Mechanical contractors report that there are plenty of enquiries, with no shortage of tenders available. However, the quality of enquiries comes in for some criticism, with the majority of mechanical contractors favouring partnered, negotiated or named-contractor tenders. John Cullen, national sales director of Mitie Engineering, says that 25-40% of enquiries the company receives are negotiated or partnered.

The healthy level of enquiries is not threatening to cause overheating in the industry. Although contractors report that order books for 1999 are looking promising, additional workload is still required for next year. One major mechanical contractor suggests that "although we haven't seen any slowdown on enquiries, we are hearing from consulting engineers that things are beginning to slow up".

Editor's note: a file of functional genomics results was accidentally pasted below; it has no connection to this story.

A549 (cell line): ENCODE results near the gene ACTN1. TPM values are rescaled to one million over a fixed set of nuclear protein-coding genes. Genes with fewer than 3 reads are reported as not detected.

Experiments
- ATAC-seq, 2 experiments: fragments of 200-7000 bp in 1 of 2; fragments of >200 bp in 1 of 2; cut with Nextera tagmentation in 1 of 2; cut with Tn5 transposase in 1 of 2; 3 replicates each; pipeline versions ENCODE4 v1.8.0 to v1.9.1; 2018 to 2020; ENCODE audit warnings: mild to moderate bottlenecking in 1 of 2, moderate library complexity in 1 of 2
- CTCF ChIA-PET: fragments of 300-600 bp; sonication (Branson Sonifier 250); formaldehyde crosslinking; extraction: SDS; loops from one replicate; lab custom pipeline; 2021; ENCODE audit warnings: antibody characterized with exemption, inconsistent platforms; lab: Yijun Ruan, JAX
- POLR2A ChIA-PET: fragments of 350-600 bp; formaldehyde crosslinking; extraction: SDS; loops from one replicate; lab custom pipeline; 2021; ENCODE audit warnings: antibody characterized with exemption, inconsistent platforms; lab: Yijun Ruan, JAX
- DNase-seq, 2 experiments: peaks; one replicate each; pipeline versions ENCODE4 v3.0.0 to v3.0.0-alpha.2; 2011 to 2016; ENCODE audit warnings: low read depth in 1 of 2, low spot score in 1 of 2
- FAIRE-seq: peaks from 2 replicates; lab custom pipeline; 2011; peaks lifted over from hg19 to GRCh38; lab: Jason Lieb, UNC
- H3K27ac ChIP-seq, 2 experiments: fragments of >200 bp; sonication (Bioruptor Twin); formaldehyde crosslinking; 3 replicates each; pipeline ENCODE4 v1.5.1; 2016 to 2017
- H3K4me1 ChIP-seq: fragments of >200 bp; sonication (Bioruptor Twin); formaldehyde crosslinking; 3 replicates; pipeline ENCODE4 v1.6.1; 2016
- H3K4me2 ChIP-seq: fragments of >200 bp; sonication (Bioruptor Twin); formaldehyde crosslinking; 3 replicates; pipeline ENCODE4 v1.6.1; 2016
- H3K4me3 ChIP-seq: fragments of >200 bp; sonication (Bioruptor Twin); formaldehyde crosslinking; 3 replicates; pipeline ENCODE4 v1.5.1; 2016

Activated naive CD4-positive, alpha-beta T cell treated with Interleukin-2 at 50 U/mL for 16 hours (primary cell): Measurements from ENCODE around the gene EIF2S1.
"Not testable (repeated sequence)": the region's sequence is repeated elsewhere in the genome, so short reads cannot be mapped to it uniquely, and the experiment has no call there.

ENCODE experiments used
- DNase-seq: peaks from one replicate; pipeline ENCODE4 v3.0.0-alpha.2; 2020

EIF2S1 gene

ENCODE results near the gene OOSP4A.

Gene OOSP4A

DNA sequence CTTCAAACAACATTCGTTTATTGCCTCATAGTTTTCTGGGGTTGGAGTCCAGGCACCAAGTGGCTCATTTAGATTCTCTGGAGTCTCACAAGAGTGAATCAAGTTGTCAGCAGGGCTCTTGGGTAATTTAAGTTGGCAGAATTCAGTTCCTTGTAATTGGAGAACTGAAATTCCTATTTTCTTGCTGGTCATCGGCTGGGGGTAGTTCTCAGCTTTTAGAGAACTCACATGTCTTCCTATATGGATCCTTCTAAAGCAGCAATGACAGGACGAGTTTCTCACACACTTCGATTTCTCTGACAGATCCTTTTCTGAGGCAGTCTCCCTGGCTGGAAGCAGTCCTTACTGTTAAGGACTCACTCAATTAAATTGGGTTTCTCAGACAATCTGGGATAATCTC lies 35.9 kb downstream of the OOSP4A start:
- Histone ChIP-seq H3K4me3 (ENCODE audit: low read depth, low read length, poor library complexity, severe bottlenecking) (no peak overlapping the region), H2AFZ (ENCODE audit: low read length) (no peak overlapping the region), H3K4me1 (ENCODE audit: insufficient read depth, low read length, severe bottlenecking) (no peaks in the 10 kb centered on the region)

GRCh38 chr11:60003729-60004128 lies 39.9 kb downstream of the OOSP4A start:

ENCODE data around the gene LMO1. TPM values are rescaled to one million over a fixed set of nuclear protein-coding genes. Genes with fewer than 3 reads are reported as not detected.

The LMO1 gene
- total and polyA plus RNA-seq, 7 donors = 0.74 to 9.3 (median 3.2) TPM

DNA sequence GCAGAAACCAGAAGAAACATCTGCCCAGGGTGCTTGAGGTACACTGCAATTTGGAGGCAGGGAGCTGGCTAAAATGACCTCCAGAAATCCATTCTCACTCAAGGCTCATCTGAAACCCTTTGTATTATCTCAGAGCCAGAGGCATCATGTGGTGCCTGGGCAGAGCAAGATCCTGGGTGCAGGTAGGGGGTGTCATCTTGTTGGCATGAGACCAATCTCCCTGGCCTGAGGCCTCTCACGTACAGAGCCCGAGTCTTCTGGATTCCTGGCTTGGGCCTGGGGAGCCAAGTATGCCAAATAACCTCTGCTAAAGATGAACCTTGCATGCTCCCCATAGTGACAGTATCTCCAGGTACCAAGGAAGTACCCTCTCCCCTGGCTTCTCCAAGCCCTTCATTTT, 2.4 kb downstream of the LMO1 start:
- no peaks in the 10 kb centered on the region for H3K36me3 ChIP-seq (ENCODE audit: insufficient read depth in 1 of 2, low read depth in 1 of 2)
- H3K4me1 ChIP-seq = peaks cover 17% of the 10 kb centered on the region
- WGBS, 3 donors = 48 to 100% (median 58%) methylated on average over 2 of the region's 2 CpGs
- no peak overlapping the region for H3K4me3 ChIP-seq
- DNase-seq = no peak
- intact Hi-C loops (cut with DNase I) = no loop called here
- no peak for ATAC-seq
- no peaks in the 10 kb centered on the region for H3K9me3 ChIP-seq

The continuation of lottery-funded projects is likely, but there is concern among mechanical contractors that enquiries for millennium projects are coming to an end. On the contracting side, enquiries look set to remain buoyant through 1999, perhaps easing off next year.

The present workload does not seem to be concentrated through any single sector, with contractors reporting a good level of enquiries through leisure, retail, commercial and even residential sectors. There are still enquiries in industrial markets, although some report a slight downturn in manufacturing. Despite the reduction in the planned number of out-of-town shopping centres, there seems to be continued growth in in-town developments.